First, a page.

This is a question from textbook.

Determine if the vector space of all $2 \times 2$ matrices is a inner product. Let $A$ and $B$ be $2\times 2$ matrices then $\langle A, B \rangle = a_1b_1 + a_2b_2 + a_3b_3 + a_4b_4$.

My understanding is that this is not an inner product because it does not satisfy P4 $\langle v, w \rangle \geq 0$ for all $v$ and $w$. Suppose we let $A =\begin{bmatrix} 1 & 0 \\ 0 & 0 \end{bmatrix}$ and $B = \begin{bmatrix} -1 & 0 \\ 0 & 0 \end{bmatrix} $ then $\langle A, B \rangle = -1$ therefore it is not an inner product. However, the text solution states that it is an inner product. What am I misunderstanding here? I apologize for the bad syntax.

  • 3
    $\begingroup$ The inequality you are trying to remember is $(u,u)\geq 0$, the same element multiplied by itself. $\endgroup$
    – Marja
    Aug 5, 2017 at 12:39
  • $\begingroup$ Thank you, I totally missed that. $\endgroup$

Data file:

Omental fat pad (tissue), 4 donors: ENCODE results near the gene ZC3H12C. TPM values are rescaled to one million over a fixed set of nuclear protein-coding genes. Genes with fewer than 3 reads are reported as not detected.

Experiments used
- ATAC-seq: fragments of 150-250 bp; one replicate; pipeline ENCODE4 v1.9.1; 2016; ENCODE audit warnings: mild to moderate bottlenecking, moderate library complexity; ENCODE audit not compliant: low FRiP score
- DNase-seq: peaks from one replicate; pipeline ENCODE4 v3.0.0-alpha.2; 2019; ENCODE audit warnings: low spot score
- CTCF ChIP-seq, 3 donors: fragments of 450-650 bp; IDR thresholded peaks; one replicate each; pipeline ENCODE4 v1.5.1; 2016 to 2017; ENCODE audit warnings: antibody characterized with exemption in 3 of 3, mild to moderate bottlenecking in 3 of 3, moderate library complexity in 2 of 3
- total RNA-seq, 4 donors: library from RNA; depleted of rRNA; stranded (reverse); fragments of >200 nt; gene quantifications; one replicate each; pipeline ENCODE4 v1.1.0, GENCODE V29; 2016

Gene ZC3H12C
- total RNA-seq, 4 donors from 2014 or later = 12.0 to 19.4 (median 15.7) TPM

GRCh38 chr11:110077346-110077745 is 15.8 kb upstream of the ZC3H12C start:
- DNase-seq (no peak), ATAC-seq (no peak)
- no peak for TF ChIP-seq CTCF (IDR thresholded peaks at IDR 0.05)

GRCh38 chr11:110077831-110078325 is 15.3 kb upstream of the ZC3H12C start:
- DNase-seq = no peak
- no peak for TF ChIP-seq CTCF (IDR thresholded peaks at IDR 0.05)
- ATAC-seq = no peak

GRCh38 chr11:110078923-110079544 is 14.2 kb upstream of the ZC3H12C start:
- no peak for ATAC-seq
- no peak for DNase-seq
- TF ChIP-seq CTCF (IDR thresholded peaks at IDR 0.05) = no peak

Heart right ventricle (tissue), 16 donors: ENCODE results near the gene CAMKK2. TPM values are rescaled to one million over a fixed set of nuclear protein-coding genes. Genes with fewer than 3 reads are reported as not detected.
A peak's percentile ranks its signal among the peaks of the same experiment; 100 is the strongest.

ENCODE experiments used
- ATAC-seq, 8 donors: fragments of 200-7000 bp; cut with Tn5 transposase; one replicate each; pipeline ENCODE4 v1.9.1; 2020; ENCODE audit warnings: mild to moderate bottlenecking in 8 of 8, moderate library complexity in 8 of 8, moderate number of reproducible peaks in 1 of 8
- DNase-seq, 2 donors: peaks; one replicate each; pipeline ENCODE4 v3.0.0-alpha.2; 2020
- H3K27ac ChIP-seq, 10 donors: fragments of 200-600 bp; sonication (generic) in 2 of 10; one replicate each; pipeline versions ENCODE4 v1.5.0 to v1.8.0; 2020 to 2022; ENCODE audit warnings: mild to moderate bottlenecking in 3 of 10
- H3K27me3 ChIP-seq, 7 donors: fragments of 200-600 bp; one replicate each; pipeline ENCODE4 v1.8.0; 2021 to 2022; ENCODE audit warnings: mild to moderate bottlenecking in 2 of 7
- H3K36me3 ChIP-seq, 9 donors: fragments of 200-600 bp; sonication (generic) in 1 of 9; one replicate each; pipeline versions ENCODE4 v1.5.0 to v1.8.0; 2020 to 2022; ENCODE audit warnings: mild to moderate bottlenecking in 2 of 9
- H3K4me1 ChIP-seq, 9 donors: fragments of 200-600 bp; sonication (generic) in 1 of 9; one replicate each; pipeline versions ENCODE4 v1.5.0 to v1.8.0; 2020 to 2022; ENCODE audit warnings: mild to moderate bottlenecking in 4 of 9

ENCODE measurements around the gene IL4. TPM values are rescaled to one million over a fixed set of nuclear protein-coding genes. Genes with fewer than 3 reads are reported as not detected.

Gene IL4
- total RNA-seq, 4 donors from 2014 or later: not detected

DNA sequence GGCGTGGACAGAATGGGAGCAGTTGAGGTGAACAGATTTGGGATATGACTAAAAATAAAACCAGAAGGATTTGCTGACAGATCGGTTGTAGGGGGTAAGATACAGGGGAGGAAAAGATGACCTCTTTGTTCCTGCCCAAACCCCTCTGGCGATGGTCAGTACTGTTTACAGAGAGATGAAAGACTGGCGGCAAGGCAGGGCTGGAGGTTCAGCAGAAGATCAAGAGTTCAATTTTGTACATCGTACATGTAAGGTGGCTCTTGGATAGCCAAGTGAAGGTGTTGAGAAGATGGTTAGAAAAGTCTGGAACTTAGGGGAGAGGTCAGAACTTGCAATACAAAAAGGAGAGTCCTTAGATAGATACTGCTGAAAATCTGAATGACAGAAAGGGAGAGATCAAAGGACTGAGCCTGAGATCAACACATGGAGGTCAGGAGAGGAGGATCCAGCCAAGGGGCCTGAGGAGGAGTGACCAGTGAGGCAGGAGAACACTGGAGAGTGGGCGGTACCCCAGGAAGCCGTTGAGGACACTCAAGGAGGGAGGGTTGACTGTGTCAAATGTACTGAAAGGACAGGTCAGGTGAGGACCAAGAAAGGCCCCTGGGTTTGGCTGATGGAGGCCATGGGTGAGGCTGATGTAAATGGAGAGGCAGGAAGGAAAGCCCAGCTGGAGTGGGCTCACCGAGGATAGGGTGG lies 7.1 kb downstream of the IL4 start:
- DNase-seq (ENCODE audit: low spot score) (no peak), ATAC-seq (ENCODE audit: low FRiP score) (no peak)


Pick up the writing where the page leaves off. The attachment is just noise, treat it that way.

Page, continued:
– samuel
    Aug 5, 2017 at 12:40
  • 4
    $\begingroup$ That operation is going to be an inner product. The space of $2\times2$ matrices is the same as $\mathbb{R}^4$ by sending $\begin{bmatrix}a&b\\c&d\end{bmatrix}$ to $(a,b,c,d)$. That formula is just the standard inner product on $\mathbb{R}^4$. $\endgroup$
    – Marja
    Aug 5, 2017 at 12:44

1 Answer 1


Let $A$ be a non-zero matrix with entries $[A]_{ij} = a_{ij}$ Then $\langle A, A \rangle = \langle \begin{pmatrix} a_{11} & a_{12} \\a_{21} & a_{22}\end{pmatrix}, \begin{pmatrix} a_{11} & a_{12} \\a_{21} & a_{22}\end{pmatrix} \rangle = a_{11}^2 + a_{12}^2 + a_{21}^2 + a_{22}^2 > 0$

this proves the positive definiteness.

To understand why we require positieve definiteness, in any kind of inner vector space, either real or complex, you must remember that the norm must always be a positive number (as this represents a distance, and distances can't be negative, can they?). Since $\Vert v \Vert = \sqrt{\langle v,v \rangle}$, it makes sense to ask positive definiteness, or the number under the square root is possibly negative, something we don't want.


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